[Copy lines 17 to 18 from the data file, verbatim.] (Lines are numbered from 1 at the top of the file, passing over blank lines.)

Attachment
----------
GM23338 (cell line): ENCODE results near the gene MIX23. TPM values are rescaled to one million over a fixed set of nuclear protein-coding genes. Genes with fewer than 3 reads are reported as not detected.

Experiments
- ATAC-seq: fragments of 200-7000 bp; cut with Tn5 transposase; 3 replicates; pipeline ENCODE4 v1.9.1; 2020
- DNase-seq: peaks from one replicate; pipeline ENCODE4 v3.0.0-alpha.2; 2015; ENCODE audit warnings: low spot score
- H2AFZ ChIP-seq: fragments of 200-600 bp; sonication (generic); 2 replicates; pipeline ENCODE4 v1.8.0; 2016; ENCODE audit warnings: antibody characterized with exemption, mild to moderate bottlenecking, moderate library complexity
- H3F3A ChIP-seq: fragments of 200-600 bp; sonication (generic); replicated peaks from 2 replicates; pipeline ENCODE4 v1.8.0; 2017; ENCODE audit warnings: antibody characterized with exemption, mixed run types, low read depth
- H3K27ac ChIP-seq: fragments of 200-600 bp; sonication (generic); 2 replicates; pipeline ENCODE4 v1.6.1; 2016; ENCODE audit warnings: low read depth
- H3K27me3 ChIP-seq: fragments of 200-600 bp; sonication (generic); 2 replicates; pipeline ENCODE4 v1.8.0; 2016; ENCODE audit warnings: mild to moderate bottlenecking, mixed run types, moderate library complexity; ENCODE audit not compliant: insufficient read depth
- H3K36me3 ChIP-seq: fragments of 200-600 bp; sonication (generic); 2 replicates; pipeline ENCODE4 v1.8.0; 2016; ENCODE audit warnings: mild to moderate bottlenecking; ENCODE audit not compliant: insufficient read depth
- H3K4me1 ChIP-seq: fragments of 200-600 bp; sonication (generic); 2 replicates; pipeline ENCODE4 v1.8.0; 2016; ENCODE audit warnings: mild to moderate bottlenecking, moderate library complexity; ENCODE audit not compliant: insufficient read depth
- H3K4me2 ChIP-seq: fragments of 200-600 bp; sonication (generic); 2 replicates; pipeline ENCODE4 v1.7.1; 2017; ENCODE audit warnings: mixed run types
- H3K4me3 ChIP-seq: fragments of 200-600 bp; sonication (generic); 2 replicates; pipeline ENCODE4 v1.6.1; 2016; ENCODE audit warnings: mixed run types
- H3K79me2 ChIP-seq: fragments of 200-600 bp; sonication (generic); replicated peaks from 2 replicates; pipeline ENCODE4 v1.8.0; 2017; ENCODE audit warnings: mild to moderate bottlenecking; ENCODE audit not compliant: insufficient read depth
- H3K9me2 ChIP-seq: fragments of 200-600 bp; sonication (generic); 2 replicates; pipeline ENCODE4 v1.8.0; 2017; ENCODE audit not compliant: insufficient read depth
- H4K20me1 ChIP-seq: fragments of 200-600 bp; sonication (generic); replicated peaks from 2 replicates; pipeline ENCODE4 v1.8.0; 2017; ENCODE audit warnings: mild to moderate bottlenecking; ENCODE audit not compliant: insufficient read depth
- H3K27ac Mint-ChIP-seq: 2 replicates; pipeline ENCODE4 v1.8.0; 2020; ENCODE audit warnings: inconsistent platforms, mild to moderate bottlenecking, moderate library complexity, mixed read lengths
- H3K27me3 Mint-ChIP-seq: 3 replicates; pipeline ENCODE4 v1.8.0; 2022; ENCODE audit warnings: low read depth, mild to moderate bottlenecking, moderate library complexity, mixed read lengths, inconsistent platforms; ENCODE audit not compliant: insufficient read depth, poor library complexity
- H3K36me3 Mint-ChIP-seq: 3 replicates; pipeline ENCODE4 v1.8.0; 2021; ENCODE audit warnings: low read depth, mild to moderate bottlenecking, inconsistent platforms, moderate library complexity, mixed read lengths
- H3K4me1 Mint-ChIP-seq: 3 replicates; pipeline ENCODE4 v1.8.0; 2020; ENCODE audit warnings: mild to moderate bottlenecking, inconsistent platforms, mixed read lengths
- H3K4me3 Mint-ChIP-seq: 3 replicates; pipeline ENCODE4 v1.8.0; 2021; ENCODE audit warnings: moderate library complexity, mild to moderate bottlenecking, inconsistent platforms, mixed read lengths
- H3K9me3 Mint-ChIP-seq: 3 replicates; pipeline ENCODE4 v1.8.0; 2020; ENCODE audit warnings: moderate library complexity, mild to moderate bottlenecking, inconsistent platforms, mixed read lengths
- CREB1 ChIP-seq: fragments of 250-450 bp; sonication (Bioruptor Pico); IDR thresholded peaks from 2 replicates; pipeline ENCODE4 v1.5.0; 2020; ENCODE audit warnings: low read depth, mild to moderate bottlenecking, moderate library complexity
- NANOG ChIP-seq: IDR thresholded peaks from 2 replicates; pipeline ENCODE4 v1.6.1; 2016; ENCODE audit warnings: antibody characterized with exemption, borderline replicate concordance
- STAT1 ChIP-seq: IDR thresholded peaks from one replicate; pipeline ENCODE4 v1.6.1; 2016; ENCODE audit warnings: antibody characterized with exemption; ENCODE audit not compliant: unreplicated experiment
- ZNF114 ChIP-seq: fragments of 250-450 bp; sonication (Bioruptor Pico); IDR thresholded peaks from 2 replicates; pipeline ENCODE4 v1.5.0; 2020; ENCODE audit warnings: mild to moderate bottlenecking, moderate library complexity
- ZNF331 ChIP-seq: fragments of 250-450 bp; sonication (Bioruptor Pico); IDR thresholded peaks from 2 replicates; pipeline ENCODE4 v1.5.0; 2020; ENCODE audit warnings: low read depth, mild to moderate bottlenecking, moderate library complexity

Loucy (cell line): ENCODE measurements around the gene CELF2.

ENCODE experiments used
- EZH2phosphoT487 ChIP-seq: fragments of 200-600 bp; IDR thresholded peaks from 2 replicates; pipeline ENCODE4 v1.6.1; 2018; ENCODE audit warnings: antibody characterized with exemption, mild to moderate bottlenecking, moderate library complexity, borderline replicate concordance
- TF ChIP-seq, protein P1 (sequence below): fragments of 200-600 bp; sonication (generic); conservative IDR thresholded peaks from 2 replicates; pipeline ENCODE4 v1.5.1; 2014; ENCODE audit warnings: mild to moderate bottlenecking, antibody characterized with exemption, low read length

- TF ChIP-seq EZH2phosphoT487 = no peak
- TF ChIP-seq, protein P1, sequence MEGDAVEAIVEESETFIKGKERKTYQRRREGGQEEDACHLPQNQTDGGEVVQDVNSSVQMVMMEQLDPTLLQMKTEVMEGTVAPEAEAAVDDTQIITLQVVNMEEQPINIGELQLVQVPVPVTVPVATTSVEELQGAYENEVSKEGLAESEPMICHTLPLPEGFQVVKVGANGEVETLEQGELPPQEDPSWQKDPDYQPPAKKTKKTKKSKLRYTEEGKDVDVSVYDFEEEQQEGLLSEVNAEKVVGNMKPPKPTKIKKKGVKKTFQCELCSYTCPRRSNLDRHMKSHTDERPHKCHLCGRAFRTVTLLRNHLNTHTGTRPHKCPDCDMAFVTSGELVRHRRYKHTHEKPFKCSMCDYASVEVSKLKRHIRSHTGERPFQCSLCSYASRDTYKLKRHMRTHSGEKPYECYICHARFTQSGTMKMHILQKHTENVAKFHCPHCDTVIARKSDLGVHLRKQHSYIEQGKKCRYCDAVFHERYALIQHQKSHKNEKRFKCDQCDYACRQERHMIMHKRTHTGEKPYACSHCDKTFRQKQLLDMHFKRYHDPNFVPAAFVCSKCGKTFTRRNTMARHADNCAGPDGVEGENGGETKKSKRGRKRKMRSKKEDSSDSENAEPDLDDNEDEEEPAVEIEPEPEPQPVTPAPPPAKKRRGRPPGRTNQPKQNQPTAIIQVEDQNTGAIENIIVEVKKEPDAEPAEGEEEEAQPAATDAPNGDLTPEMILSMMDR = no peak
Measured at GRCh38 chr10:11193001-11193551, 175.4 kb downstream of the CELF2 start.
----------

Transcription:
- H3K27me3 Mint-ChIP-seq: 3 replicates; pipeline ENCODE4 v1.8.0; 2022; ENCODE audit warnings: low read depth, mild to moderate bottlenecking, moderate library complexity, mixed read lengths, inconsistent platforms; ENCODE audit not compliant: insufficient read depth, poor library complexity
- H3K36me3 Mint-ChIP-seq: 3 replicates; pipeline ENCODE4 v1.8.0; 2021; ENCODE audit warnings: low read depth, mild to moderate bottlenecking, inconsistent platforms, moderate library complexity, mixed read lengths